- A differentiable manifold $E$ called the
**total space.** - A differentiable manifold $M$ called the
**base space**. - A differentiable manifold $F$ called the
**fiber**(or**typical fiber**). - A surjection $\pi : E\rightarrow M$ called the
**projection**. The inverse image of a point $p\in M$, $\pi^{-1}(p)$ is called the fiber $F_p\simeq F$ at point $p$.

The relationships between these entities are represented by the following diagram. Notice that the base space is not a subset of the total space. It is an **independent** manifold “outside” of the total space. The same is true for the fiber.

In many textbooks a fiber bundle is defined as a quintuple $(E,\pi,M,G,F)$. I think it’s better to start defining as little as possible, so I chose to define it as a triple and add $G$ and transition functions later.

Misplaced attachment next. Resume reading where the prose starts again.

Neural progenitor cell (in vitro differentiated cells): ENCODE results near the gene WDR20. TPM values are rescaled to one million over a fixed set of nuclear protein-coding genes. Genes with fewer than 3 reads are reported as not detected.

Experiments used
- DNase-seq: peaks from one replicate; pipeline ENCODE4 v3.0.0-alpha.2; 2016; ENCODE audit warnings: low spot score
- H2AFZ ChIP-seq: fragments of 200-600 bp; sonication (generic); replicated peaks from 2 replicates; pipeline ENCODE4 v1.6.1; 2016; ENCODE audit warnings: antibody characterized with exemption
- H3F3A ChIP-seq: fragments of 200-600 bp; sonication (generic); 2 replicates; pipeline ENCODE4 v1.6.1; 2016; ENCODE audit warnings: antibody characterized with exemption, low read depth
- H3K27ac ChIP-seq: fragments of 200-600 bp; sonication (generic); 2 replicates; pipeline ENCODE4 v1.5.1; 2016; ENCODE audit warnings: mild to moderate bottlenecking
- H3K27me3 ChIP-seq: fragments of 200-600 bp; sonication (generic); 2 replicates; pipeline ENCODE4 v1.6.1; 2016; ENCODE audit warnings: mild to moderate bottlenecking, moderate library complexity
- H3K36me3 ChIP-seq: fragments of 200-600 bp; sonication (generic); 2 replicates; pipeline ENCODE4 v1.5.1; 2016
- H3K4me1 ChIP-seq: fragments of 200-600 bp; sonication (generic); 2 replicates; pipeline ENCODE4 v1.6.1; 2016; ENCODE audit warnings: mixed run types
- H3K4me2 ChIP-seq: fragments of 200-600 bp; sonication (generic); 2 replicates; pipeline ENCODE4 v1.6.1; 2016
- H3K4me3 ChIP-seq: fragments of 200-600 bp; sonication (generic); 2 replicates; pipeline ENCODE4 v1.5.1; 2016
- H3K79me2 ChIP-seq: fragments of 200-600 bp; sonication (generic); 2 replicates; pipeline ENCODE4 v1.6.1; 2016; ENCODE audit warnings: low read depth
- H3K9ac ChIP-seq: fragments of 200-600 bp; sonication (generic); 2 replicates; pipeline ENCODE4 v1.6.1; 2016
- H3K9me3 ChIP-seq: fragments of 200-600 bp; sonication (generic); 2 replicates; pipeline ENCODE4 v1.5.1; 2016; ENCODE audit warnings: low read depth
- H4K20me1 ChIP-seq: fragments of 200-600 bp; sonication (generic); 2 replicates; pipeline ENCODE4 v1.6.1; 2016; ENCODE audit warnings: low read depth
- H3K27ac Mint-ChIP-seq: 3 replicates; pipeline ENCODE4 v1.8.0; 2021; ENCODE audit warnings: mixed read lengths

An important insight of fiber bundle is the existence of local trivializations. Namely in a small enough neighborhood of the total space, it is always possible to find a way to “decompose” the total space to the direct product of a neighborhood of base space and a typical fiber.

Short reminder of the word “Topology”:Mathematically, a topology is defined as a family of subsets $\tau$ of a set $X$. The pair $(\tau,X)$ is called a topology. This definition is evidently related to the connectedness of the set $X$. Elements belong to the same subset are connected, otherwise they are separated. From the connectedness all topological properties are defined.

For a manifold, the topology is also represented as how the charts are glued together. Different gluing choices shows different “twisting”. For example, different gluing of triangles can form different topologies like below, image adopted from Wikipedia.

Recall that the topological aspect of a manifold is represented as how the charts are glued together. Thus the topological aspect of a fiber bundle is best represented by the transition functions.